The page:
5. Use External Hard Drives

I don’t need to tell you again that you need to back up your work. However, some of you may still be recording to your internal hard drives on your computers. Not good. Here’s why you should use external hard drives.

Since all of my Pro Tools sessions are on external firewire hard drives, I simply plugged in my Macbook and got back to work. Had they been on my iMac’s internal drive, I wouldn’t have been able to access them.

6. Take Advantage of the Cloud

I’ve gotten to the point where I rarely depend on one computer to handle everything. Using Dropbox, I sync up all my files, including my iTunes library, across both computers.

Simply move your iTunes folder to your Dropbox folder, then hold down option while you launch iTunes, it will ask you where the library is located. Simply navigate to the iTunes folder in your Dropbox folder and BAM! When I add a song to iTunes on the iMac, it shows up on the Macbook. Pretty cool, right?

As much as I can, I keep all important processes/information on the internet as opposed to a single computer. I host all of the content for the Production Club and Mix With Us on Amazon’s S3 service, so none of that was affected by the crash.

Also, since I use Gmail for email (and not a local email application), none of my important emails or contacts were lost due to the crash.


Whew indeed. It’s been a crazy week, but once I got my replacement iMac, I had all the software I need to run my studio AND HSC installed and running in just a couple of hours.

What tips do you have? I’ll need 15 comments before I start posting again next week.

[Photo by youngthousands]

  • I recommend a computer repair company.

  • Anonymous

    thanks a lot for sharing these methods for repairing a crashed computer…
    that’s useful

  • Brian

    Hey Joe

    Good post..I actually already thrown a lot of my boxes away wish I read this sooner.

    When you get the mac back and running properly I would love to see a post on how snow leopard has affect your plugins and recording. I have who got snow leopard recently and couldn’t use auto-tune. I am looking to also upgrade my old MacBook to a iMac hopefully this fall but do not look forward to snow leopard.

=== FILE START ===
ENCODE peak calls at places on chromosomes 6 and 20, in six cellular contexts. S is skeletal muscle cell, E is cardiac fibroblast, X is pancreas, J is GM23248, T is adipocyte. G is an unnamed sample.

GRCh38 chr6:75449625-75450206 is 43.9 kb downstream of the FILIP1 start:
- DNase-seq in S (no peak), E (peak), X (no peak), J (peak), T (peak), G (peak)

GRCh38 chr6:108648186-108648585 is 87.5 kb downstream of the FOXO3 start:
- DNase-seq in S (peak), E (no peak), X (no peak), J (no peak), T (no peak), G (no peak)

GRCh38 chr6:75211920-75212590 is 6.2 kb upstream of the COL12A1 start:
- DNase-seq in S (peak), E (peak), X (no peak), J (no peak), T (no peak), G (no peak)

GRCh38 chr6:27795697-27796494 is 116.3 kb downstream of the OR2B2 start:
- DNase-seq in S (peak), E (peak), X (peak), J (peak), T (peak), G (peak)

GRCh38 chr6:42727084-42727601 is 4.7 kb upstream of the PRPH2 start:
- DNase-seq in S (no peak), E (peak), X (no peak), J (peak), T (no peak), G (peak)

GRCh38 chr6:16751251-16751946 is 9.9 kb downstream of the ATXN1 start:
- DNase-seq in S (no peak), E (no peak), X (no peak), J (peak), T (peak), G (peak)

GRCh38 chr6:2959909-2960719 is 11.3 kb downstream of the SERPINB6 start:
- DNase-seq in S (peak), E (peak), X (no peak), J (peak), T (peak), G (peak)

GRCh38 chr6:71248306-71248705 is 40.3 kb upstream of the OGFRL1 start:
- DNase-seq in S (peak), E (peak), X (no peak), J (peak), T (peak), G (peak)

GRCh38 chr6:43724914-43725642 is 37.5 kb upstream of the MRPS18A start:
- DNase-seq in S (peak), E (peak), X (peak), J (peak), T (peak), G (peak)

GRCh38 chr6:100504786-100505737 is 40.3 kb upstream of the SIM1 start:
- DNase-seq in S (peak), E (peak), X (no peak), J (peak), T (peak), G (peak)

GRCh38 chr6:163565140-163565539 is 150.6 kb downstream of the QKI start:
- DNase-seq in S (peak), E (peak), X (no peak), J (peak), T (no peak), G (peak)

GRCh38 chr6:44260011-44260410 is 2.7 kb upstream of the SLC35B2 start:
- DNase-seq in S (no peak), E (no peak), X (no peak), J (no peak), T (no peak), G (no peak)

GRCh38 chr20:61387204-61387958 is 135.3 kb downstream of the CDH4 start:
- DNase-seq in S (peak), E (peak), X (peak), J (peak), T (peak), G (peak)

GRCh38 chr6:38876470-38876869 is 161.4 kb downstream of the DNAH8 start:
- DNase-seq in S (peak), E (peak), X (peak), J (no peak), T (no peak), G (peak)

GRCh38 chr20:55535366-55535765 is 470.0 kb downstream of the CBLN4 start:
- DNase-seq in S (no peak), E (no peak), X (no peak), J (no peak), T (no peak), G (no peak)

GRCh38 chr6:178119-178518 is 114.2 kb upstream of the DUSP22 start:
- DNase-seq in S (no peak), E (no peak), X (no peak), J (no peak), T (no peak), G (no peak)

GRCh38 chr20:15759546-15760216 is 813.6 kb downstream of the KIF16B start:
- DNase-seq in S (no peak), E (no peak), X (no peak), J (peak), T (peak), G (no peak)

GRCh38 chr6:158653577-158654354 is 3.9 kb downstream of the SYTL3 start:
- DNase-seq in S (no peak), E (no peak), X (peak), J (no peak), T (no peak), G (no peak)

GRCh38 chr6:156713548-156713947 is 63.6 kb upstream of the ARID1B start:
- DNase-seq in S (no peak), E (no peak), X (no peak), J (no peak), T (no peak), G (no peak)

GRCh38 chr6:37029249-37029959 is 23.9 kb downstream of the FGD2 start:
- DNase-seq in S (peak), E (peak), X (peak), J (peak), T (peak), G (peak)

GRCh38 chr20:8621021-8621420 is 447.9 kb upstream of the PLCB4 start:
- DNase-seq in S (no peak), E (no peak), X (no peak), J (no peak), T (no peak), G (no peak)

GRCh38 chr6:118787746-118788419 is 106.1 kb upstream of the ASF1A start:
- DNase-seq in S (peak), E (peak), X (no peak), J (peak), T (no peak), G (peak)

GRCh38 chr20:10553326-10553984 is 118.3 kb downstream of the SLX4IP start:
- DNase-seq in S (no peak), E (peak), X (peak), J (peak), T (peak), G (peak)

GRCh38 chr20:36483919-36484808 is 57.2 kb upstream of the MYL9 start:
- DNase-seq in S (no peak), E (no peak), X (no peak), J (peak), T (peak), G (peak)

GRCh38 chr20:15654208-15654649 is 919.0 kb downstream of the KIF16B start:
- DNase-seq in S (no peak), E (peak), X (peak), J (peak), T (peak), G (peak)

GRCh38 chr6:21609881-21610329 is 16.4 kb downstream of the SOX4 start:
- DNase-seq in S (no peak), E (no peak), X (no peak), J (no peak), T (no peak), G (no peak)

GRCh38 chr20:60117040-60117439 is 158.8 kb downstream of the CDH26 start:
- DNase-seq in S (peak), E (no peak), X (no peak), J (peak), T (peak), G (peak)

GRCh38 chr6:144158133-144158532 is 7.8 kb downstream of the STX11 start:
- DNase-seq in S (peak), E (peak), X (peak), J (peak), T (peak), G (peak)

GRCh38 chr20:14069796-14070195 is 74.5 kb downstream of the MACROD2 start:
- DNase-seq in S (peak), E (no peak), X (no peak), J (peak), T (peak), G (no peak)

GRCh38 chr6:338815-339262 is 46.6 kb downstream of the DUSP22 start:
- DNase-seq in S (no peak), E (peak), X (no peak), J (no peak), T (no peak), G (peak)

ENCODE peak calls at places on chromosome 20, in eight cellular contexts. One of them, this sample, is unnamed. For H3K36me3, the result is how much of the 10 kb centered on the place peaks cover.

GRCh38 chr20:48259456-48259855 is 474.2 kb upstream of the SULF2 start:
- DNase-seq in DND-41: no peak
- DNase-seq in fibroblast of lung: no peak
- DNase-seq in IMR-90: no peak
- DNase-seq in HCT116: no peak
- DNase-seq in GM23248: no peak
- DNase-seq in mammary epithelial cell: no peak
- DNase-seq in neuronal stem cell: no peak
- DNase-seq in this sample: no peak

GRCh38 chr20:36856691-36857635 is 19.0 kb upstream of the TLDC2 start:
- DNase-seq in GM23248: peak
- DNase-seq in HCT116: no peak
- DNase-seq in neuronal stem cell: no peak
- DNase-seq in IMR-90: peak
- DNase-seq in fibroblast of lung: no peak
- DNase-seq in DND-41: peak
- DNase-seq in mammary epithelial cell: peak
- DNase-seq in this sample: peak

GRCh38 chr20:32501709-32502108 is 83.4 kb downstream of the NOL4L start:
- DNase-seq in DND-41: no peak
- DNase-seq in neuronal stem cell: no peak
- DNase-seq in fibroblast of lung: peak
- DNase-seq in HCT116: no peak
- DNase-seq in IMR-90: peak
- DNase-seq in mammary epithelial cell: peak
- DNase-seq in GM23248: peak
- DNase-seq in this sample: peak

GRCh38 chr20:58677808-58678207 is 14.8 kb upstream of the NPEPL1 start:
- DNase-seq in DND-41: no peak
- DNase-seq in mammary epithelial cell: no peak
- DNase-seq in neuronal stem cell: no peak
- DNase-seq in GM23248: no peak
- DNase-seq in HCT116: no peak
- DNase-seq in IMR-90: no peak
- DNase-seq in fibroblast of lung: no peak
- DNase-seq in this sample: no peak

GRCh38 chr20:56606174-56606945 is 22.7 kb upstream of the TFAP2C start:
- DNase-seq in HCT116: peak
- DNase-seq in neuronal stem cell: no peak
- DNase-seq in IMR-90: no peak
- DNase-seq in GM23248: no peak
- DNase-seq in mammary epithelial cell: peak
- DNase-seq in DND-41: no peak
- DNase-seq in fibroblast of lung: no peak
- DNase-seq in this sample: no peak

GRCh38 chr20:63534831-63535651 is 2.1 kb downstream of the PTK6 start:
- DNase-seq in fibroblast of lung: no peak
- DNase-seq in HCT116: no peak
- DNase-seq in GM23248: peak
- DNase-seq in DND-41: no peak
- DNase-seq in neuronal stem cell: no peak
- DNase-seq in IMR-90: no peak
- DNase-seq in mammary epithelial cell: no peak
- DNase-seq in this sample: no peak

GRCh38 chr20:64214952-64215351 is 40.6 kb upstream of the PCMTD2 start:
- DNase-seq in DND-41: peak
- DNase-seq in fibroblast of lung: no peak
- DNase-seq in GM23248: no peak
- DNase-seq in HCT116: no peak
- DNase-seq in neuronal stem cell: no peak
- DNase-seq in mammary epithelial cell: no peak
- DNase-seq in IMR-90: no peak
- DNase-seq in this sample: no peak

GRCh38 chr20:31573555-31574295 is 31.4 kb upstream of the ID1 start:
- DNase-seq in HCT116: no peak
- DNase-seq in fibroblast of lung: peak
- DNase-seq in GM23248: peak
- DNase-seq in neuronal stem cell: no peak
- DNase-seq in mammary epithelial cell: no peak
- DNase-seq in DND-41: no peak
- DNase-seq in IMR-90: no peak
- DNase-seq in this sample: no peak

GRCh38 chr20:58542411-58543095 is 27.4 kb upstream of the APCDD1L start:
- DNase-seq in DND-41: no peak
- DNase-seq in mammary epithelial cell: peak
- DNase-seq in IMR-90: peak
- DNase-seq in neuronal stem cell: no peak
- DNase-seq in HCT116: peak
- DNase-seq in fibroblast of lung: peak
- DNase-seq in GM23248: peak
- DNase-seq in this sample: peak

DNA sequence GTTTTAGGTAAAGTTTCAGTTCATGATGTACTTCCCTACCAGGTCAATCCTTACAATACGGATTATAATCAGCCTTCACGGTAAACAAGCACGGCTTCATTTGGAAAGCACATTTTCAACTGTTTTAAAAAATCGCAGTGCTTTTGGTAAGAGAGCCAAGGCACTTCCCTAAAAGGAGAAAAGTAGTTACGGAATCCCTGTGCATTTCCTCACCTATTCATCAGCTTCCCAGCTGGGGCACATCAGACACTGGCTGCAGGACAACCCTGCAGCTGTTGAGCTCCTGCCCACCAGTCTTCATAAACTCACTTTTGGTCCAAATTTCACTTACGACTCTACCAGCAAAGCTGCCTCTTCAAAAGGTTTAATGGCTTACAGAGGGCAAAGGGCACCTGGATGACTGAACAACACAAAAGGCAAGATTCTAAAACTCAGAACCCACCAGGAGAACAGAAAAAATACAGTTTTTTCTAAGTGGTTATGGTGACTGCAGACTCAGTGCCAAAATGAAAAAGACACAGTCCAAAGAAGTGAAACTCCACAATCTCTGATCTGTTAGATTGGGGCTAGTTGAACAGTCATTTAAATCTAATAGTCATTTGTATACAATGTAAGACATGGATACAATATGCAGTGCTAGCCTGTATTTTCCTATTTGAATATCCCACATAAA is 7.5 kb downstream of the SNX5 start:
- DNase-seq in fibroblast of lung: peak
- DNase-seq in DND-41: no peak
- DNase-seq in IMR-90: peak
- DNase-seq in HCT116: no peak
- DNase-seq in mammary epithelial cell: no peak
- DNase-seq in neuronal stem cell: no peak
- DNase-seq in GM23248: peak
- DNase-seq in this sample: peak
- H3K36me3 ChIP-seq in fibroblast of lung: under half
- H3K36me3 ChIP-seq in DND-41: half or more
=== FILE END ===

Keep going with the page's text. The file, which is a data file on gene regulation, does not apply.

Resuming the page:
Thanks Joe

  • Jac Mandel

    Great post. My last Imac was having problems, so I backed up the entire drive (in target disk mode) so I could do some tests to determine if it really was the drive. As soon as I finished backing up, the drive died. Same thing happened with my old Macbook. The lesson? back up often in case the drive computer gives no warning as in your case.

    • Yeah. Hard drives are fairly cheap, and a lot times their the first thing to go.

  • i’m glad to know your rig is up and running again, joe!

    in my experience, macs are unusually reliable -my 98 imac lived for about nine years. it couldn’t read dvds, and i couldn’t upgrade it to mac os x, but it had pro tools LE! digidesign had an 8-track-only demo version, and i still miss it, since there’s no demo version for mac os x…

    as far as tips to survive a computer crash, backup is key, both in data and customer support. sometimes, even a little usb pen drive can save your behind in a tight spot.

  • I’ve suffered a couple of drive crashes in the past, but fortunately haven’t lost a lot. /knocks on wood.
    Drive space is so very cheap now it seems a good external drive or two provides plenty of protection. I automate backups of my Win7 libs to an external drive and then a nightly Mozy backup grabs ’em too (over 170gb on Mozy, took forever and a day to upload though…).

  • steve513

    The Maxtor terra byte external drives are affordable and very reliable, so may I suggest keeping a back up of your system and all software & projects on it.

  • lil

    Great post~I could have save many tears and a great amount of time if i had read this eight years ago. Number 6 looks interesting, Cloud? Where can i get it?

  • ViscoelasticMan

    May I cheat a little to get you to post this week? 🙂

  • Rob

    Very useful tips joe, I particulary like the drop box tip… Think I’m going to set that up now! Have a great weekend!

  • christopher [chrisw92]

    its a good thing you have working imac again.